"UT Austin offers a great environment for its students not only academically, but socially as well. The level of education is very high and harder than most other schools in Texas, especially for the sciences. They offer lots of opportunities for research and there are many labs with a variety of research topics that may suit your interest. Socially, UT has a tremendous amount of student organizations and they make it very simple to get involved with. Most students live on or next to campus, so it's very convenient to get to after-school activities or meetings which are held on campus. I would encourage you to get involved with something so that you have a group to hangout/study with. Biochemistry in particular is known to be a very hard major, and a lot of the learning will happen on your own, not necessarily through the teachers. The teachers provide the resources and are always available for questions, but do expect to be studying a lot on your own. Personally, I found the content presented by my teachers to be extremely interesting and they try to make it applicable to daily life. The tests can be very hard, but studying in groups helps a lot (you'll realize you're not the only one that's lost!), but don't let that scare you, it is do-able, and often times generously curved haha. Teachers care and tend to be very understanding of personal circumstance and are very eager to help, so try to go to office hours and develop a relationship with your professor."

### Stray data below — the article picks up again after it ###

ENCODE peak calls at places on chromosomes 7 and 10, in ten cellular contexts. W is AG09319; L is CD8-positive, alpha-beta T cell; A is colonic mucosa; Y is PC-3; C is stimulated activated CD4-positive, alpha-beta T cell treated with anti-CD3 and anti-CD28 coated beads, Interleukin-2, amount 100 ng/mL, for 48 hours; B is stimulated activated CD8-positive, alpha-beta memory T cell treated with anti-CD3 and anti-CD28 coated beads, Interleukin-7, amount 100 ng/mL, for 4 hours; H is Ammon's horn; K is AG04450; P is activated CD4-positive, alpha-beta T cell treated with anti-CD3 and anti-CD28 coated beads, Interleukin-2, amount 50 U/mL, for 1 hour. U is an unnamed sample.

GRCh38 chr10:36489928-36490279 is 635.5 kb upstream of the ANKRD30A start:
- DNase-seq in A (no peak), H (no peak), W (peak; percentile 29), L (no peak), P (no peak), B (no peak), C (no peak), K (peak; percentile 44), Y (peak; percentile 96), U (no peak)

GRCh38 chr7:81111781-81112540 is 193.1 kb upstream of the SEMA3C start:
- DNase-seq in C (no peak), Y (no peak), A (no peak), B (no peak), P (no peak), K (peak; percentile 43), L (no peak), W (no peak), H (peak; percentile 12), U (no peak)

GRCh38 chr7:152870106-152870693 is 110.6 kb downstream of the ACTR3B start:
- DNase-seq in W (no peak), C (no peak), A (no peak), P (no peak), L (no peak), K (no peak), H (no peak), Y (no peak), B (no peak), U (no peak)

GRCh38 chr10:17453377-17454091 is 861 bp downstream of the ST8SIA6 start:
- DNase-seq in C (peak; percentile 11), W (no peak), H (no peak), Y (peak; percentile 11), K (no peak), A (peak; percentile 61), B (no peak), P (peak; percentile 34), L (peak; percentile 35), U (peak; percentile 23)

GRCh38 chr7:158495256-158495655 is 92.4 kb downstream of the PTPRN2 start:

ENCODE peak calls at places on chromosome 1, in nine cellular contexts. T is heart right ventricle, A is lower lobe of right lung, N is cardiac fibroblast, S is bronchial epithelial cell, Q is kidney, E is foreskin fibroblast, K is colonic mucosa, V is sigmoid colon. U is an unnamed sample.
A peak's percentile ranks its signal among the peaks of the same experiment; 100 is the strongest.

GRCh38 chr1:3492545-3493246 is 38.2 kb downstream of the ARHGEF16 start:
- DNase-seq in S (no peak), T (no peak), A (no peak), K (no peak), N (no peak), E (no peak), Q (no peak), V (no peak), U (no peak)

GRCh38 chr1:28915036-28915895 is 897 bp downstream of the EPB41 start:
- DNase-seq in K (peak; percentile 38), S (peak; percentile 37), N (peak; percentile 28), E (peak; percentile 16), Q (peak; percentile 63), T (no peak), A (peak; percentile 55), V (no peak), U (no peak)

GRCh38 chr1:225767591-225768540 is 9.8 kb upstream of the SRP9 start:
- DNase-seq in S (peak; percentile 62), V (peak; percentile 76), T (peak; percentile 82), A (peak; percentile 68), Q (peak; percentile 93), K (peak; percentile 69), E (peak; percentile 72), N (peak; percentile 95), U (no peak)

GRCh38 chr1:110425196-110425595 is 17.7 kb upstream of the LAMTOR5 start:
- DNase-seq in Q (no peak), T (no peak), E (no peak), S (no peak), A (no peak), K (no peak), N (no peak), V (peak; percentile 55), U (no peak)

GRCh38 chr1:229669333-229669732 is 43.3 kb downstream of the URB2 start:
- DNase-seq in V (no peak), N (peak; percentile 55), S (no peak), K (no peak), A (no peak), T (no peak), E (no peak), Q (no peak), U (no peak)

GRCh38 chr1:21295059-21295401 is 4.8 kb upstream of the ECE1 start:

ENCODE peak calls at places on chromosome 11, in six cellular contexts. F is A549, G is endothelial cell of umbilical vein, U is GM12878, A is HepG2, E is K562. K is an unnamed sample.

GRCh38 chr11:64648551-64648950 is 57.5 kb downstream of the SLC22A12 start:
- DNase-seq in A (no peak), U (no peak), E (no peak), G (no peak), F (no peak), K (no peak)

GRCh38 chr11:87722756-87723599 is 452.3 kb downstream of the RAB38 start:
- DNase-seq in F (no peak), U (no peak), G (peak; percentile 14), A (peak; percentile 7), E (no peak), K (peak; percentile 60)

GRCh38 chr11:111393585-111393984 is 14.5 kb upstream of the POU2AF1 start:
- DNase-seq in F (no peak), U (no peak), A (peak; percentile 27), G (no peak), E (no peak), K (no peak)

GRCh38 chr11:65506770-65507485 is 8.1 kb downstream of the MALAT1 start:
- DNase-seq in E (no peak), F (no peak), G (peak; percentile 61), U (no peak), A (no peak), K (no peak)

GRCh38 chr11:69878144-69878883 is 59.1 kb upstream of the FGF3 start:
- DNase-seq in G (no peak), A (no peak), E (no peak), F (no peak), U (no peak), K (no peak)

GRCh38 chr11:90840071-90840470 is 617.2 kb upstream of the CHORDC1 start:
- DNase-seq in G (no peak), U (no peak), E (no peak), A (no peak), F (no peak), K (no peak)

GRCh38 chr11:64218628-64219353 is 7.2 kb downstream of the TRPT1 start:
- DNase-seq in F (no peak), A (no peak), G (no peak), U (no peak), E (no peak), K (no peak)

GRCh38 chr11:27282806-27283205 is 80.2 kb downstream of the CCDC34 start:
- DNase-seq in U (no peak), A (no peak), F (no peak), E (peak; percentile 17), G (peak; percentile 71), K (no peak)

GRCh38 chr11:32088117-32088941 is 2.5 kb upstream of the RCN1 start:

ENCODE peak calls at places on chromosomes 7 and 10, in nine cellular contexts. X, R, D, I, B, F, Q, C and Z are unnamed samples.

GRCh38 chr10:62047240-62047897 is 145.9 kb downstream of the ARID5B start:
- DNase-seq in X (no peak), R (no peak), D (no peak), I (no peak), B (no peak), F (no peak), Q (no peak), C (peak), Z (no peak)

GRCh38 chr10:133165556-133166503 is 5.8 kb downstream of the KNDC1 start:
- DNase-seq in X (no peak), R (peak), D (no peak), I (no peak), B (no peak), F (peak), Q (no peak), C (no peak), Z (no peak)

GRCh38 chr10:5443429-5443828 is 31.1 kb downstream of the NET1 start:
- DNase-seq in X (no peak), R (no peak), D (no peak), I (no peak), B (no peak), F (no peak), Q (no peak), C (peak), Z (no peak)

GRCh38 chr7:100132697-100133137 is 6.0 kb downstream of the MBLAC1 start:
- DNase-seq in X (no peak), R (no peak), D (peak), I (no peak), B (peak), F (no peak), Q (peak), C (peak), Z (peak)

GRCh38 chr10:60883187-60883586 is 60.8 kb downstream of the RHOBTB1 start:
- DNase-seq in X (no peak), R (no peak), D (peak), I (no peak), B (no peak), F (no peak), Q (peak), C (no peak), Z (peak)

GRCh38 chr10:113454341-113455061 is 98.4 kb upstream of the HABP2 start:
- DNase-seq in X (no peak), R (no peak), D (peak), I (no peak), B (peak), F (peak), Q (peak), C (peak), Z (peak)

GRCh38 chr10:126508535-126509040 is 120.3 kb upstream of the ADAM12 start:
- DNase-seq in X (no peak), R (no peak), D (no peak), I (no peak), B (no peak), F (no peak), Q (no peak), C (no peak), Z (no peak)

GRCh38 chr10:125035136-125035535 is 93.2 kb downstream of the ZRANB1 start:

Amy Parekh
  • Reviewed: 8/9/2019
  • Degree: Communications
"If I had the chance to choose again, I would not have picked corporate communications as my major. Go with something more niche and applicable to the real world. Do finance, accounting, computer science, etc. Corporate communications is too vague and looks meaningless on a resume. However, I loved classes and the professors. I learned a lot and thought the material was very interesting, it just was not very applicable to the actual corporate field. Also, people don't mention this enough, but DO INTERNSHIPS. Real work experience is worth so much more than the degree. That is what companies are looking for when they are hiring is your experience. Otherwise, UT was amazing and Austin is the best. Please don't neglect having some fun while you're there. I regret staying on campus and studying all the time. Have some fun! Also, do whatever you can to not move back home after graduating... it's hard but moving back home is worse."